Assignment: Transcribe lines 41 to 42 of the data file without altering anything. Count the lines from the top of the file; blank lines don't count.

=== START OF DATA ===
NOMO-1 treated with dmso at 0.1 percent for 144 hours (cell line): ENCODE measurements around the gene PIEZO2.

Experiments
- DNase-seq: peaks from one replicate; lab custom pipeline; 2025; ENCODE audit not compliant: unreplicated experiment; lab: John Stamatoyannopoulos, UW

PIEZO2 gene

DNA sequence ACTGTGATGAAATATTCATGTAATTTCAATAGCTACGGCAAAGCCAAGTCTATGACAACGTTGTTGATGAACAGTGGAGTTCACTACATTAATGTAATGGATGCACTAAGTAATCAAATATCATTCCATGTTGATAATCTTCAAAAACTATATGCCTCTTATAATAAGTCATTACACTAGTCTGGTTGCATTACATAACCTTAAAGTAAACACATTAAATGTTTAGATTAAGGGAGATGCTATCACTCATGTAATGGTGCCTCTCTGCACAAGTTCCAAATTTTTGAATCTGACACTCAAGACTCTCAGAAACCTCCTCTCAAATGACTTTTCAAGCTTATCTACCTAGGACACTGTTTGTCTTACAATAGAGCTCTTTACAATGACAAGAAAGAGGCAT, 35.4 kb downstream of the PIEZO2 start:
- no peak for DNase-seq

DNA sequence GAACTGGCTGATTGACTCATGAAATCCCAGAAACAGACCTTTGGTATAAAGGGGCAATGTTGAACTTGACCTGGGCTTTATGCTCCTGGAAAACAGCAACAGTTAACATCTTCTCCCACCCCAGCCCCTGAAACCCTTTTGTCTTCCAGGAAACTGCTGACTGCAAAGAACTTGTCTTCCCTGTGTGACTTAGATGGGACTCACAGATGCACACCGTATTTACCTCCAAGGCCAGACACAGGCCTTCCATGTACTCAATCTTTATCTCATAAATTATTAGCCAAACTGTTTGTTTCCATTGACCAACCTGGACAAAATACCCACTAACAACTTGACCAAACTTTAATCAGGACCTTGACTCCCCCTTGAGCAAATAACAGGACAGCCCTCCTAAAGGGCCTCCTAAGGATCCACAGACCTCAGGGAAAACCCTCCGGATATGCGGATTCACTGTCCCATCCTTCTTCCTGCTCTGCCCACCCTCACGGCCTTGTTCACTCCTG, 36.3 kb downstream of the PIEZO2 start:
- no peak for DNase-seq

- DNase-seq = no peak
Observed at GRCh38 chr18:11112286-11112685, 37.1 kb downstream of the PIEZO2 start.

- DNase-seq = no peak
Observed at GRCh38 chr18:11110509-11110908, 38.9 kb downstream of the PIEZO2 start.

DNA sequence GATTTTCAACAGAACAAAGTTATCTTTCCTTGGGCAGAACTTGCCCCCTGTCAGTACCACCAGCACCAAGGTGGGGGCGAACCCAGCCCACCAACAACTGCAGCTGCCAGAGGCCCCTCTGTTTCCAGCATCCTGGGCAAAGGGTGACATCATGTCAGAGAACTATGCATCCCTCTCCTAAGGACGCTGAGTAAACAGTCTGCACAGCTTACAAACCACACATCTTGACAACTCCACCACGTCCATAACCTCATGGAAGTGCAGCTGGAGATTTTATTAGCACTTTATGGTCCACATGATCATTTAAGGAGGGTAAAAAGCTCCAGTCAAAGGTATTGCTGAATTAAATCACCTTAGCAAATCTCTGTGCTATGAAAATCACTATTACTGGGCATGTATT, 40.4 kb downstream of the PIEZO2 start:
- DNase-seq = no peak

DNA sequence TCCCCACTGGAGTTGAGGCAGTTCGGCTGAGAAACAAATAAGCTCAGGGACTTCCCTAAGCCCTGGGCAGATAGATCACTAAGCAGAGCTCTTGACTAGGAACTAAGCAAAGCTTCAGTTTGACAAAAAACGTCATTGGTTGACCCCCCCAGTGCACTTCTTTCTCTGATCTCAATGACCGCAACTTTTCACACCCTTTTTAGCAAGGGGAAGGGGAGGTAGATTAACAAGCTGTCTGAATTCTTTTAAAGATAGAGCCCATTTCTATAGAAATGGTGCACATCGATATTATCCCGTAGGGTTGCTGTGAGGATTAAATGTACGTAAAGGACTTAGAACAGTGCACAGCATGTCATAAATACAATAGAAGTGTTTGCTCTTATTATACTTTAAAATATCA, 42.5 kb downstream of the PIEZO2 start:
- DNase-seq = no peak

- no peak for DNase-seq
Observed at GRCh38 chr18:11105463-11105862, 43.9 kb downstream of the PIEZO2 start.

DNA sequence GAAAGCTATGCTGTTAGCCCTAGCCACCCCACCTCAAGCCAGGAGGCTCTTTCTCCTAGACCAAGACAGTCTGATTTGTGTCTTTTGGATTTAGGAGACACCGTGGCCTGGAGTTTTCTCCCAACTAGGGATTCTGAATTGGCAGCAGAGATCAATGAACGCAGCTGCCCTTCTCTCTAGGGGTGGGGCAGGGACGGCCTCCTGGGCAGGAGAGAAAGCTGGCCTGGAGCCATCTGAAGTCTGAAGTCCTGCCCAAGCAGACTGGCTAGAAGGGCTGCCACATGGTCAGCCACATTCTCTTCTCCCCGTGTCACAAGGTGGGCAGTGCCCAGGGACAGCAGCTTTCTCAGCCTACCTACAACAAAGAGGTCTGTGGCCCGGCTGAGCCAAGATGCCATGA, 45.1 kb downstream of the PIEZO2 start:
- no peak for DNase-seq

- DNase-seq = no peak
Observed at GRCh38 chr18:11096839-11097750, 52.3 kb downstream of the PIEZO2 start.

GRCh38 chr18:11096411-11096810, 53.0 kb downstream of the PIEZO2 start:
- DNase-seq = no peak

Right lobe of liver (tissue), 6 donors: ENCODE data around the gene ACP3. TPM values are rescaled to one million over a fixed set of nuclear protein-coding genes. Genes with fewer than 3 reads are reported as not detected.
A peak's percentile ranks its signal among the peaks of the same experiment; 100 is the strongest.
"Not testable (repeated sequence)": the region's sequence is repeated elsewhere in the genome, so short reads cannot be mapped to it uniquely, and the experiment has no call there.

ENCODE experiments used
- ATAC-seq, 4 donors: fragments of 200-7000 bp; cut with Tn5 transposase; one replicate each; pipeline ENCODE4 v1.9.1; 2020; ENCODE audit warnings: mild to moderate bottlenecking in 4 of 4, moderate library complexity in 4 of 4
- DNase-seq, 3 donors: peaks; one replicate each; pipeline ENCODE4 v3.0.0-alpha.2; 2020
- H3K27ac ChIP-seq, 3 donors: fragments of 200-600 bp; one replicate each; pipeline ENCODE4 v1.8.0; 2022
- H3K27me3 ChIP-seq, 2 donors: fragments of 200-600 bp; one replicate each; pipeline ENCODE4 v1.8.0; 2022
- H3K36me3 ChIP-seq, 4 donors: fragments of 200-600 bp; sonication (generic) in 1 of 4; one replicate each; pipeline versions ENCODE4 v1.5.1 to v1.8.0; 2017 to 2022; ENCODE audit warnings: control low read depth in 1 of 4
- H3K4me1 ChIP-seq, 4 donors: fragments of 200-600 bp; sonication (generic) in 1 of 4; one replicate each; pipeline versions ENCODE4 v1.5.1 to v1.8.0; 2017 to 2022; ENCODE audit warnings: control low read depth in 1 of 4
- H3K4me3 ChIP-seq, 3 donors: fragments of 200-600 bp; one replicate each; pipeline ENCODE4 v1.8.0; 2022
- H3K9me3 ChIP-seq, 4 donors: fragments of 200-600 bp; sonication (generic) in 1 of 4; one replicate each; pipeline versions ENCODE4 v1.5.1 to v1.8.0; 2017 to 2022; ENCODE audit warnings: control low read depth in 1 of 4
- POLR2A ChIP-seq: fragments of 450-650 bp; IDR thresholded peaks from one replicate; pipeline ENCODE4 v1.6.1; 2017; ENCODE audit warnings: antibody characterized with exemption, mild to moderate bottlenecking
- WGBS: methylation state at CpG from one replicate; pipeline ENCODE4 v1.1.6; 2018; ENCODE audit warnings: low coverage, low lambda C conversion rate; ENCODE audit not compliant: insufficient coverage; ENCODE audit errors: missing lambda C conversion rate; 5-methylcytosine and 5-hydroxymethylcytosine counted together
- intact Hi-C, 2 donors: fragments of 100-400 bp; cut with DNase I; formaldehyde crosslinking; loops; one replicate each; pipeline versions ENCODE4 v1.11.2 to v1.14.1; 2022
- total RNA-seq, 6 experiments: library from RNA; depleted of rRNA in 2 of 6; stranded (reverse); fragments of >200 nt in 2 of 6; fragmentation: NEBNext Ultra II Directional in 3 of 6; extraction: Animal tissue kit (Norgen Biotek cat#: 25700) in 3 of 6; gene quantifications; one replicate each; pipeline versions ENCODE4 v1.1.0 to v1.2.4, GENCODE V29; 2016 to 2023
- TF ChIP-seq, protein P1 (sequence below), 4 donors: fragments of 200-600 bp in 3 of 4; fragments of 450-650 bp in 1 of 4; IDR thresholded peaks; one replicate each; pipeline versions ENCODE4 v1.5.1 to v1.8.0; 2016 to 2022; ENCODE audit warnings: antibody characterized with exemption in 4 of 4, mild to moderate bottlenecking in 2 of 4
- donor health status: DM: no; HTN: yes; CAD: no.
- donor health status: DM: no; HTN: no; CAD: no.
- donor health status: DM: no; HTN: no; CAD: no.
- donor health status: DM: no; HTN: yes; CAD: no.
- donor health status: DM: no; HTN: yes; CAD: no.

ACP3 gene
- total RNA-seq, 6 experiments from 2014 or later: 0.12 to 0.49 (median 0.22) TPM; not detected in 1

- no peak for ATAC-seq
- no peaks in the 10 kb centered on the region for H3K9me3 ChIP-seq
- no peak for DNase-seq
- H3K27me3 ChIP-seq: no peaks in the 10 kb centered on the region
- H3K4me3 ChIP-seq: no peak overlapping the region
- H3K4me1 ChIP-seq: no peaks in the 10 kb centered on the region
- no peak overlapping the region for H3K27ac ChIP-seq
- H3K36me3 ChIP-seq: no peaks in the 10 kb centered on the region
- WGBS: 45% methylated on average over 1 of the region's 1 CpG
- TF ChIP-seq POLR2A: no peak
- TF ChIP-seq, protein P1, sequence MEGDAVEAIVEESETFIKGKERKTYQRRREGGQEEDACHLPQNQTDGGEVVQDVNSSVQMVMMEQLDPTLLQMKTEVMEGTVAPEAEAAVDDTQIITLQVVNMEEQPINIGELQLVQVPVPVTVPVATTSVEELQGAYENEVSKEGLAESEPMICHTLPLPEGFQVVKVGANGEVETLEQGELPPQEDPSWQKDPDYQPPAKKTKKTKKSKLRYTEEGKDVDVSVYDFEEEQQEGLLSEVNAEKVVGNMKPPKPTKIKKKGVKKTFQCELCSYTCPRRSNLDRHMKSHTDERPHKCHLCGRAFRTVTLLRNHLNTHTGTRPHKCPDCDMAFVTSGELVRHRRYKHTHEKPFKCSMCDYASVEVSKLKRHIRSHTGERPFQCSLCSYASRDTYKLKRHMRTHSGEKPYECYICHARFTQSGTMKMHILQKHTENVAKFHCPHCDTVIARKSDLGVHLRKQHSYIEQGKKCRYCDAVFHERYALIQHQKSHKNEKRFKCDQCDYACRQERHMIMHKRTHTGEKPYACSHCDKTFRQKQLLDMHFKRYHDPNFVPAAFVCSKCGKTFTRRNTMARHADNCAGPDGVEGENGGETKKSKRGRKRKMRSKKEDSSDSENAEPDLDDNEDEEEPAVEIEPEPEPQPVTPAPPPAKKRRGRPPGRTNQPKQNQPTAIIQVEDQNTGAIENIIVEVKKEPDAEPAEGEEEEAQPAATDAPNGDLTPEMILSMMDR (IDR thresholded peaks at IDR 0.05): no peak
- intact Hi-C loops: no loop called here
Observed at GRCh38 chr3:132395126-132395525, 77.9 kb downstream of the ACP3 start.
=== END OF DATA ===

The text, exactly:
- TF ChIP-seq, protein P1 (sequence below), 4 donors: fragments of 200-600 bp in 3 of 4; fragments of 450-650 bp in 1 of 4; IDR thresholded peaks; one replicate each; pipeline versions ENCODE4 v1.5.1 to v1.8.0; 2016 to 2022; ENCODE audit warnings: antibody characterized with exemption in 4 of 4, mild to moderate bottlenecking in 2 of 4
- donor health status: DM: no; HTN: yes; CAD: no.